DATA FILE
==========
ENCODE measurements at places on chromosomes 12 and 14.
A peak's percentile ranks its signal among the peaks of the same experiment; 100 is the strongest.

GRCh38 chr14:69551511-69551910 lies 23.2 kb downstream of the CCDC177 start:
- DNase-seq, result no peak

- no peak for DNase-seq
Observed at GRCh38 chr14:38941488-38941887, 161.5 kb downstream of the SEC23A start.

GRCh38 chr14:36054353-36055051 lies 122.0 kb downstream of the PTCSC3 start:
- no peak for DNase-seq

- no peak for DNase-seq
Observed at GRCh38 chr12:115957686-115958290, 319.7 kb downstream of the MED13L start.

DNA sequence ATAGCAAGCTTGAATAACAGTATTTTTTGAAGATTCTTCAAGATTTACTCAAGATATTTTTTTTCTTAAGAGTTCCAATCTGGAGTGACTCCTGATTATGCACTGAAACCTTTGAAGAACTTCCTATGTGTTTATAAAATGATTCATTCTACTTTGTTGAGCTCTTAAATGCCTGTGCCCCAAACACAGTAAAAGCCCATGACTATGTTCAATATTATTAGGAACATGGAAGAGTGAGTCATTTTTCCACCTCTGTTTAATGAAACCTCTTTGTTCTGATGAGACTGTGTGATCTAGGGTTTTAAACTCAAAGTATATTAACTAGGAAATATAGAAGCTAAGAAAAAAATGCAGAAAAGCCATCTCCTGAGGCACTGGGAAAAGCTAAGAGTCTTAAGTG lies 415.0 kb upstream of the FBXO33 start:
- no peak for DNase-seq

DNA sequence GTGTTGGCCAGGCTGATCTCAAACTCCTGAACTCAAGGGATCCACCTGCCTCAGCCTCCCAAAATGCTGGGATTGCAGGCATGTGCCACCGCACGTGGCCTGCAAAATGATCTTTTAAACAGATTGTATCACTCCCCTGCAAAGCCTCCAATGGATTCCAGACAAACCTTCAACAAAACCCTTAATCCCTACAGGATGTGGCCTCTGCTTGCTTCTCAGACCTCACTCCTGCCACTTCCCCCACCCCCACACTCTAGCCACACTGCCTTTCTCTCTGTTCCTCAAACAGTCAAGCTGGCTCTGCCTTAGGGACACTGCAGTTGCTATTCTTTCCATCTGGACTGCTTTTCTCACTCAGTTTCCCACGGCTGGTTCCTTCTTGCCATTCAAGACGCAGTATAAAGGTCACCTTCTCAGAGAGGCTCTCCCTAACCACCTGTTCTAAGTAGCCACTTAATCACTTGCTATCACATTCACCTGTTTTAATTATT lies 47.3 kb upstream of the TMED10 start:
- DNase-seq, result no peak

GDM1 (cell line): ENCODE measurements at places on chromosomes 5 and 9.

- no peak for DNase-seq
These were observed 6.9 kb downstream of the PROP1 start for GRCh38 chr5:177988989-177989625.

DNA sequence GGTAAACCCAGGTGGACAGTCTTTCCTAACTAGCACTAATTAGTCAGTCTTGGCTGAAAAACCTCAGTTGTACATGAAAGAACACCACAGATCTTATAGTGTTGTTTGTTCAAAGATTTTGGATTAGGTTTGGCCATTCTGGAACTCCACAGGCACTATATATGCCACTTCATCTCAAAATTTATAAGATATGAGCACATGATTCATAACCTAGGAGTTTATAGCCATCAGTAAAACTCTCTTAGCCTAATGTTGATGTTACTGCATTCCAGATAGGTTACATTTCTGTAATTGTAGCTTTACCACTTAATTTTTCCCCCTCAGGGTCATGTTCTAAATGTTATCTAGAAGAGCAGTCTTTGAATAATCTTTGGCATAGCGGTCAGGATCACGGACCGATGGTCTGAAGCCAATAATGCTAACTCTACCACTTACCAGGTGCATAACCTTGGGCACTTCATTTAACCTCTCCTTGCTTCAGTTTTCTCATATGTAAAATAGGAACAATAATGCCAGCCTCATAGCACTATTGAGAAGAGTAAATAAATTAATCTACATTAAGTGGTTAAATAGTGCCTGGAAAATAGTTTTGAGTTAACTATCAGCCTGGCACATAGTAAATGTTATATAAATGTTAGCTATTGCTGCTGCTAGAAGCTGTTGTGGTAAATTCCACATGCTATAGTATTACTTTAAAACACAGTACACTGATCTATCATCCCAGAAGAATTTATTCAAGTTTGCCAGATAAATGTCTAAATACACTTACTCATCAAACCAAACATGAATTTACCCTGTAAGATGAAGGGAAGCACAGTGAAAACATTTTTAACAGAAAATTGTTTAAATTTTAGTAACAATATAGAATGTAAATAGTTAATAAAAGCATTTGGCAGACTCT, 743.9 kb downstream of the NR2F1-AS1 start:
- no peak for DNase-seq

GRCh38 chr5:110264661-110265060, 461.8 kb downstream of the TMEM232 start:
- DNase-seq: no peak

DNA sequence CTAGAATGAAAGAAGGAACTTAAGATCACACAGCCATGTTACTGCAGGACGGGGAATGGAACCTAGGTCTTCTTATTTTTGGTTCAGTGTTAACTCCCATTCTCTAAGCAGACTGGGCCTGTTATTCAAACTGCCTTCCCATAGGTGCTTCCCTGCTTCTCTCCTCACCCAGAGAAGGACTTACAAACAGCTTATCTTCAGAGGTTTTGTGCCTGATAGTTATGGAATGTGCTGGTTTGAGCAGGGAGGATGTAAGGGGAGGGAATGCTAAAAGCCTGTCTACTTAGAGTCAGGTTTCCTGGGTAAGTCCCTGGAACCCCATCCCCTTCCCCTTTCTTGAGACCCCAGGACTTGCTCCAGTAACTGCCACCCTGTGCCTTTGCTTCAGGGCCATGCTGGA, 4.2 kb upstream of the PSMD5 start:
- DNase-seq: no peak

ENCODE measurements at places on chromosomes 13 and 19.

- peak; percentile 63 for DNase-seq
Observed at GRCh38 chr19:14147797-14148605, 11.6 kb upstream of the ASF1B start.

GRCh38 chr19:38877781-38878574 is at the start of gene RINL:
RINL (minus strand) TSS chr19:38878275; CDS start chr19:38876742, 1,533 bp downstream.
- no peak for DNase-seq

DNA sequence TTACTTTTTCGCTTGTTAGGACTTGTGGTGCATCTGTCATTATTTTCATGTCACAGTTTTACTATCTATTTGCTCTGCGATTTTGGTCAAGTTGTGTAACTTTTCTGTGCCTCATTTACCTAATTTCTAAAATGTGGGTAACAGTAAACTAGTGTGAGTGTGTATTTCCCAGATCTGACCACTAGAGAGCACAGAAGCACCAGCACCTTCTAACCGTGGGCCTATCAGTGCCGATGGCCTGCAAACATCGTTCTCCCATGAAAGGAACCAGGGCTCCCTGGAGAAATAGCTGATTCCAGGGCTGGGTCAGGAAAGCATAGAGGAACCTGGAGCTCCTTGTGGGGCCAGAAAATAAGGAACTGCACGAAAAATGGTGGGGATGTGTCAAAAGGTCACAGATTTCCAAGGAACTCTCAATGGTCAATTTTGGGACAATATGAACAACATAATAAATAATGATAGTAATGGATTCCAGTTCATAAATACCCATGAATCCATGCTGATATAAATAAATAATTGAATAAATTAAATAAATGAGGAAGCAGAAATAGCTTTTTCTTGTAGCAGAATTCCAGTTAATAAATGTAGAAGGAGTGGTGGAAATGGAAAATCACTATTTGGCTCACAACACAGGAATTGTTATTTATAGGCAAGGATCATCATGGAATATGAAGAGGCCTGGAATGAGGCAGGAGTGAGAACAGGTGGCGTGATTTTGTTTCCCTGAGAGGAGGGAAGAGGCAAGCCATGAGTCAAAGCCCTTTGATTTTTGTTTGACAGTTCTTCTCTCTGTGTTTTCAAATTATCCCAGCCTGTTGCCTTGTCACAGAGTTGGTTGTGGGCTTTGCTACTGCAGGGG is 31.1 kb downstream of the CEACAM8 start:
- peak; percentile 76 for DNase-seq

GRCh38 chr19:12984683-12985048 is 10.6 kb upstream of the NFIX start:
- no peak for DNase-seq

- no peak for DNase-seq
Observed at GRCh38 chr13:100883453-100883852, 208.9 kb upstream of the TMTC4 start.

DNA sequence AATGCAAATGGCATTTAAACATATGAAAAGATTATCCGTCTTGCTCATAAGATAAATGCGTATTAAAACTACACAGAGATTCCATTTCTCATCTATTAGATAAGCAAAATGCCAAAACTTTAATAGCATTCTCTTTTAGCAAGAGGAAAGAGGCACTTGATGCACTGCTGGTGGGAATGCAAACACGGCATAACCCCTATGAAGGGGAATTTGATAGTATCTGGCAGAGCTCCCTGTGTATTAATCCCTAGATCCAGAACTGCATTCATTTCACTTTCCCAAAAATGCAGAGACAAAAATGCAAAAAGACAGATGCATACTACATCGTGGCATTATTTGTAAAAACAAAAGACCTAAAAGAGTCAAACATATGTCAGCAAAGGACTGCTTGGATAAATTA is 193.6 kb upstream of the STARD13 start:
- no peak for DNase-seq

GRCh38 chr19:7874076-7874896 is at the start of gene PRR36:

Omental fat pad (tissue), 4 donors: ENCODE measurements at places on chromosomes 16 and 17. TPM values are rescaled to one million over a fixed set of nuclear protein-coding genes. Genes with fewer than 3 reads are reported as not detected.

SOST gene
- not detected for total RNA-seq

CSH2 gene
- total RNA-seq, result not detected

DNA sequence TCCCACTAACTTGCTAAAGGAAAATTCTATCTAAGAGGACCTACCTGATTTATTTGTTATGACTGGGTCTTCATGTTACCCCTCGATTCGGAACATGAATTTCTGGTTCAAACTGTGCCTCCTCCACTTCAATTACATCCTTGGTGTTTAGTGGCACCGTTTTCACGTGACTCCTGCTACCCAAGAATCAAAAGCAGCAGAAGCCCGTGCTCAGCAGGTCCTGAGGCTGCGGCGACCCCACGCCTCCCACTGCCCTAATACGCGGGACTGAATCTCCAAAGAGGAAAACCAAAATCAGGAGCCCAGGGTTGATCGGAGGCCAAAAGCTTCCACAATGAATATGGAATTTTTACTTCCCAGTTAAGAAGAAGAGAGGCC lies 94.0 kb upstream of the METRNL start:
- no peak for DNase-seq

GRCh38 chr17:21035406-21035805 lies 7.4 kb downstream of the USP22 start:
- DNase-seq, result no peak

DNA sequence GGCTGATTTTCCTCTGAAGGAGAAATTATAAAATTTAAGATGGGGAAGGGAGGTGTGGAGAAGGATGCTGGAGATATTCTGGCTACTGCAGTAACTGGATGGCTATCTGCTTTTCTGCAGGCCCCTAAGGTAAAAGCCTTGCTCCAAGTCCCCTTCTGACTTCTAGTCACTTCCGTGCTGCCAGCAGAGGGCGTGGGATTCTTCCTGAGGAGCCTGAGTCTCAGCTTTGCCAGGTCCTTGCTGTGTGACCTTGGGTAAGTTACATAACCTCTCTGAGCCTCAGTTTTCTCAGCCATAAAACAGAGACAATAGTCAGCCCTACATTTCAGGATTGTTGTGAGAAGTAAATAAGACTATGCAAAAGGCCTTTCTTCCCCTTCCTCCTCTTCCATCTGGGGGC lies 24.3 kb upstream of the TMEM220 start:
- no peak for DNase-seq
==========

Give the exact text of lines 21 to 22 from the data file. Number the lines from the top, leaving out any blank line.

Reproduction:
- DNase-seq: no peak

DNA sequence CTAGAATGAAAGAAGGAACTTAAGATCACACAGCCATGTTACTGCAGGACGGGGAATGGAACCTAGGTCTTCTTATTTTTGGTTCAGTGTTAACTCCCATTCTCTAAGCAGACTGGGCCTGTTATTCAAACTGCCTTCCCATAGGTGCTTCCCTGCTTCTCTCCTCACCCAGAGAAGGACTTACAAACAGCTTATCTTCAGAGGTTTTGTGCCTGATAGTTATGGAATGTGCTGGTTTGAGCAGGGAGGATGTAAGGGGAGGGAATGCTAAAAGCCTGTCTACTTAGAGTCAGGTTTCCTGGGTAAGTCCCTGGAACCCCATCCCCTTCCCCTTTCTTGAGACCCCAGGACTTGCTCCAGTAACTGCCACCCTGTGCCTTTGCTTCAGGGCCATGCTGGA, 4.2 kb upstream of the PSMD5 start: